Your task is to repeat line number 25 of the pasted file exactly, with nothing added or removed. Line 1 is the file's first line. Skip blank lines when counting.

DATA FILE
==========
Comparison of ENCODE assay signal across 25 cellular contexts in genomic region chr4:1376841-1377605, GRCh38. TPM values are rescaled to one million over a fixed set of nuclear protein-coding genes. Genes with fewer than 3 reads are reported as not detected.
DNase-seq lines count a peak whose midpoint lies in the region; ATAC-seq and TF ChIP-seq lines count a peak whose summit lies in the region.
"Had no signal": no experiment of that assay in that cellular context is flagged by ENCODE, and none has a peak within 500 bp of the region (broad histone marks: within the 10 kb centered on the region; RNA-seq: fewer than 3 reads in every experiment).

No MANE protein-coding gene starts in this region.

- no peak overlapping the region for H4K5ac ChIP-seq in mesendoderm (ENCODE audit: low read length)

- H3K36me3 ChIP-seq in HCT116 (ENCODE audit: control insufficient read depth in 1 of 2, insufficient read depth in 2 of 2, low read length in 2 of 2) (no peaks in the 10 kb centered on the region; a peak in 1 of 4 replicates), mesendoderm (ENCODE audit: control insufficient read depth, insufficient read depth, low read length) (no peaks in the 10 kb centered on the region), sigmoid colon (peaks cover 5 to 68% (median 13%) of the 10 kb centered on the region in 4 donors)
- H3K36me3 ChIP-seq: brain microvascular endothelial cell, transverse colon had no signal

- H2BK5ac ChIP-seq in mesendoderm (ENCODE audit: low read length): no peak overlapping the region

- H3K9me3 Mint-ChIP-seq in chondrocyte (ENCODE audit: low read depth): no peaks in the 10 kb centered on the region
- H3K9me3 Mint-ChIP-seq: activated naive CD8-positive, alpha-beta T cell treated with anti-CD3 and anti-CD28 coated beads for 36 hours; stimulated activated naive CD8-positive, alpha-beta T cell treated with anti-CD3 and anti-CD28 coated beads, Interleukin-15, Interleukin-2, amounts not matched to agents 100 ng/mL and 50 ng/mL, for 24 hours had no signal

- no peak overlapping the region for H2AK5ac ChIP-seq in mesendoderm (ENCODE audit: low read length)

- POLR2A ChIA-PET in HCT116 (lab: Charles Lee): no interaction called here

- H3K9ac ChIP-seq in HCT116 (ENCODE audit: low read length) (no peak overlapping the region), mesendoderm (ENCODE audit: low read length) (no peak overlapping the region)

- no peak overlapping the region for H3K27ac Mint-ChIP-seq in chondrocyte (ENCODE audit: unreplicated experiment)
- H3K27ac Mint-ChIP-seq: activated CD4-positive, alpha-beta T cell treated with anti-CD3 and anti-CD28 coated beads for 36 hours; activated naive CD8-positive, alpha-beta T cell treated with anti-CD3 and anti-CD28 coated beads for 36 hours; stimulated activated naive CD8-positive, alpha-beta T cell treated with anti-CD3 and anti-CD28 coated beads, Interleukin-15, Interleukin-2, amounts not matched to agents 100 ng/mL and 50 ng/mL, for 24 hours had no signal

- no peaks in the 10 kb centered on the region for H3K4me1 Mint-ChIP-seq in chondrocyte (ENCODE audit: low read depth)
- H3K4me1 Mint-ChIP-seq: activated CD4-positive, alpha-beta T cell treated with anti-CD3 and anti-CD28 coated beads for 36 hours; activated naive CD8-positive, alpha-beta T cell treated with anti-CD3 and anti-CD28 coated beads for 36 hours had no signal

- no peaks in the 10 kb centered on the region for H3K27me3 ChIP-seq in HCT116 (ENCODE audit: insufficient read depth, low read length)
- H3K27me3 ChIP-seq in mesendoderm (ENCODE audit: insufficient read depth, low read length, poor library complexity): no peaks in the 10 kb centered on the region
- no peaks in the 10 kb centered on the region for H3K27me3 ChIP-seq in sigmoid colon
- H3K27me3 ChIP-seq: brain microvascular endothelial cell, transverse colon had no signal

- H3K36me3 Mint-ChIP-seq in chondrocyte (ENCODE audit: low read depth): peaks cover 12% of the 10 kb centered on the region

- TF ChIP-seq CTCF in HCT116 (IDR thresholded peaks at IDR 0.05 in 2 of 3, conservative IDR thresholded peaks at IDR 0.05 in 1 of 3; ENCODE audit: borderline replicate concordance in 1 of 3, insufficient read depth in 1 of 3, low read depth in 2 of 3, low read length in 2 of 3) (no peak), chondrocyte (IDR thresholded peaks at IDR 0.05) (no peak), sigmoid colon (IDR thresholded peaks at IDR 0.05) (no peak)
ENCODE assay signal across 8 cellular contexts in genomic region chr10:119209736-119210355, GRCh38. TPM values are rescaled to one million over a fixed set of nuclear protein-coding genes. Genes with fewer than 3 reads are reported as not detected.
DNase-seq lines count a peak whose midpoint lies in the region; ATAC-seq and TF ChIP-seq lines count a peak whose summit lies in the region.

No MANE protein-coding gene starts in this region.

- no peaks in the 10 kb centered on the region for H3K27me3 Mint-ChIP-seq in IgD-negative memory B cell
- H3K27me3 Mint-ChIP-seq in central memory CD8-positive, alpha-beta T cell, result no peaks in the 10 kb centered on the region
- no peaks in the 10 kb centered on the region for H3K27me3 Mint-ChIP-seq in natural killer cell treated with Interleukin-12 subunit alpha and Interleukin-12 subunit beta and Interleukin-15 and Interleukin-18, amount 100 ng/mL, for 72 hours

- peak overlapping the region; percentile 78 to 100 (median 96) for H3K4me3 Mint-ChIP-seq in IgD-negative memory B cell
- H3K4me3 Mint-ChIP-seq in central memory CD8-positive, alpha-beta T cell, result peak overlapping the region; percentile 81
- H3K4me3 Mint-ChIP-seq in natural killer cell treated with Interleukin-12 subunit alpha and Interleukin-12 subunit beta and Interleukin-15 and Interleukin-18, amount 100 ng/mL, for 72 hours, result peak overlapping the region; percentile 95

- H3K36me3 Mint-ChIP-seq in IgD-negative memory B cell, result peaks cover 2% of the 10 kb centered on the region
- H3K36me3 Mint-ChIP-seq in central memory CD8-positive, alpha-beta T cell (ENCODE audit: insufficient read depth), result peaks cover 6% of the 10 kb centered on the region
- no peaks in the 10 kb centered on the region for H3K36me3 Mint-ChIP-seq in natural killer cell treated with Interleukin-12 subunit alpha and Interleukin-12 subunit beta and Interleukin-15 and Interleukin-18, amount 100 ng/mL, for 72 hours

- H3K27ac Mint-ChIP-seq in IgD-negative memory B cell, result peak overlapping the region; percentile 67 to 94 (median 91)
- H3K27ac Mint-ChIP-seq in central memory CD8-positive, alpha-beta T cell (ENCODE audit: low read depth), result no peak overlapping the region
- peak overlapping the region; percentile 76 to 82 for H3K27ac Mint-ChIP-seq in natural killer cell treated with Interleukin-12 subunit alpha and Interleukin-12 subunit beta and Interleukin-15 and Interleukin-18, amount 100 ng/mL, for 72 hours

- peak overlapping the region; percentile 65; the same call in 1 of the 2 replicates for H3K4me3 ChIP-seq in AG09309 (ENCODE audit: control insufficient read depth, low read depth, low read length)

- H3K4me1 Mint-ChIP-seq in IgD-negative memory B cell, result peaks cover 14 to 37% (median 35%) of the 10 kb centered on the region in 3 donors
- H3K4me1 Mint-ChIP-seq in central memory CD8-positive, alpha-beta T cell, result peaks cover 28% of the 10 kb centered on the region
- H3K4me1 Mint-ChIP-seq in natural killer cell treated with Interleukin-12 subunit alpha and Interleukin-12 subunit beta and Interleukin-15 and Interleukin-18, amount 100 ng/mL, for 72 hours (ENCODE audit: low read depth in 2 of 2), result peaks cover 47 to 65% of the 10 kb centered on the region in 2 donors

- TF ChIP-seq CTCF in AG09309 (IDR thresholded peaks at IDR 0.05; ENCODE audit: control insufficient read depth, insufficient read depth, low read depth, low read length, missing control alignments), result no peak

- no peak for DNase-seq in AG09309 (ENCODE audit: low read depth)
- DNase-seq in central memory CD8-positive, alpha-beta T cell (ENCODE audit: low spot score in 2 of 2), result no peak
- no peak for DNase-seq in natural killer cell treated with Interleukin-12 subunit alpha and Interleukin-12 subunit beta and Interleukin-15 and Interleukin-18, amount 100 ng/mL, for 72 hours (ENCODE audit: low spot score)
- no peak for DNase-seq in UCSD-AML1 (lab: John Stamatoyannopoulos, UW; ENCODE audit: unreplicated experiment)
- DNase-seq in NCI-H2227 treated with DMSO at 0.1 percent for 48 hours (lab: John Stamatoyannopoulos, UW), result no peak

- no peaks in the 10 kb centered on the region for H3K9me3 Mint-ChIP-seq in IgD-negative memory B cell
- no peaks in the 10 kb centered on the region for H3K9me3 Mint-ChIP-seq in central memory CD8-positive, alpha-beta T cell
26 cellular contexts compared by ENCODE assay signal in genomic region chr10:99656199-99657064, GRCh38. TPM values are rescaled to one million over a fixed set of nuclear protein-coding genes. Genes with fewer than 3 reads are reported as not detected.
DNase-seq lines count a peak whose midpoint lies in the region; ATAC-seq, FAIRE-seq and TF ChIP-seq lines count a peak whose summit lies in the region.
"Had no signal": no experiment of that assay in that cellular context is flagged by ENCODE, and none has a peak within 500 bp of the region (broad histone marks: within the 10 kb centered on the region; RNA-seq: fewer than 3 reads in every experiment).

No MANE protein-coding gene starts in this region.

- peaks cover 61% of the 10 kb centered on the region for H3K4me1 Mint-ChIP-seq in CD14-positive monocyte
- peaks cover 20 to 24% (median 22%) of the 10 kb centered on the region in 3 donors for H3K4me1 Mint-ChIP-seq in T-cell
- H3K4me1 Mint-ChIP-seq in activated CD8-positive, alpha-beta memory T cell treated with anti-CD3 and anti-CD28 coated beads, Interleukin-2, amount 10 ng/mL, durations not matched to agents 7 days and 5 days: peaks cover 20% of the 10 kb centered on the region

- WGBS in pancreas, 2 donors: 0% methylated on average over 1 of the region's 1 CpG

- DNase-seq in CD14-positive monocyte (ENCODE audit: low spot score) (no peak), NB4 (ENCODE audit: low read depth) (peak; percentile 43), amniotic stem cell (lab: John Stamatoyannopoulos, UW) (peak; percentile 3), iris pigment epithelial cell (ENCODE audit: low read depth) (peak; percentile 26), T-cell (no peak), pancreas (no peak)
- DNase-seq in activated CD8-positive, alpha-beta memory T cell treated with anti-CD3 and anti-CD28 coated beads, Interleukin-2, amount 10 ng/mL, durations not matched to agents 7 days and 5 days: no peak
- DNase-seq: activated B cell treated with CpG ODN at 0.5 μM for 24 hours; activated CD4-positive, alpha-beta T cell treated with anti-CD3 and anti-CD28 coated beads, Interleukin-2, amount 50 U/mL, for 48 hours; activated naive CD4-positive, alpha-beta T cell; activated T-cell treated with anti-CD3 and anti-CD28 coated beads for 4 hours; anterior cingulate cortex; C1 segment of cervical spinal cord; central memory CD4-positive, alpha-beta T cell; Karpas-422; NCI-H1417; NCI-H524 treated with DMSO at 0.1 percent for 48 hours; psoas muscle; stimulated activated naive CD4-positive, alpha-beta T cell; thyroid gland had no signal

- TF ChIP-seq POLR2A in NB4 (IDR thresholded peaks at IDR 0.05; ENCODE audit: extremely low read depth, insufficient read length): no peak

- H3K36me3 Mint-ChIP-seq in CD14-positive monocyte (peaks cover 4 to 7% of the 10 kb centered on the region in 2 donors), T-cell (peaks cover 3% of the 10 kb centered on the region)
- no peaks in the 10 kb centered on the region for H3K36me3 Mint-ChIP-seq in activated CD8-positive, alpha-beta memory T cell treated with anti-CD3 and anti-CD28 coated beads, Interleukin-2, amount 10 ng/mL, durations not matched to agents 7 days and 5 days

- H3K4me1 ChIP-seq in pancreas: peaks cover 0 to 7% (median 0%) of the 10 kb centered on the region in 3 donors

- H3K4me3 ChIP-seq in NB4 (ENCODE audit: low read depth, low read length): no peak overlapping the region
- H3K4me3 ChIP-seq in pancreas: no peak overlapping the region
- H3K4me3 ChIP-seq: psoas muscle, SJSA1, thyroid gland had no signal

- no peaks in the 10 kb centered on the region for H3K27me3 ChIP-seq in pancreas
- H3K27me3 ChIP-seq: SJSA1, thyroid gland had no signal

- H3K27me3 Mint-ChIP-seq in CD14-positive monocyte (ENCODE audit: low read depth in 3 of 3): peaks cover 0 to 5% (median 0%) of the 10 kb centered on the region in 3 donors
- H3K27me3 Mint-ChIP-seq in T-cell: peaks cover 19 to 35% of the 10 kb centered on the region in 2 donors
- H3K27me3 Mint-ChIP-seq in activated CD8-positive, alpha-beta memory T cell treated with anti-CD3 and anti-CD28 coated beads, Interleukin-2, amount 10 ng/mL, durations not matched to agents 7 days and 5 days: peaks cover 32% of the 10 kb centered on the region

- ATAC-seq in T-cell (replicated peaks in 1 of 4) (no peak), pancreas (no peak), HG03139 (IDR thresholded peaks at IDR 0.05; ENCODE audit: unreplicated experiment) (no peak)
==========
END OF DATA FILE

DNase-seq lines count a peak whose midpoint lies in the region; ATAC-seq and TF ChIP-seq lines count a peak whose summit lies in the region.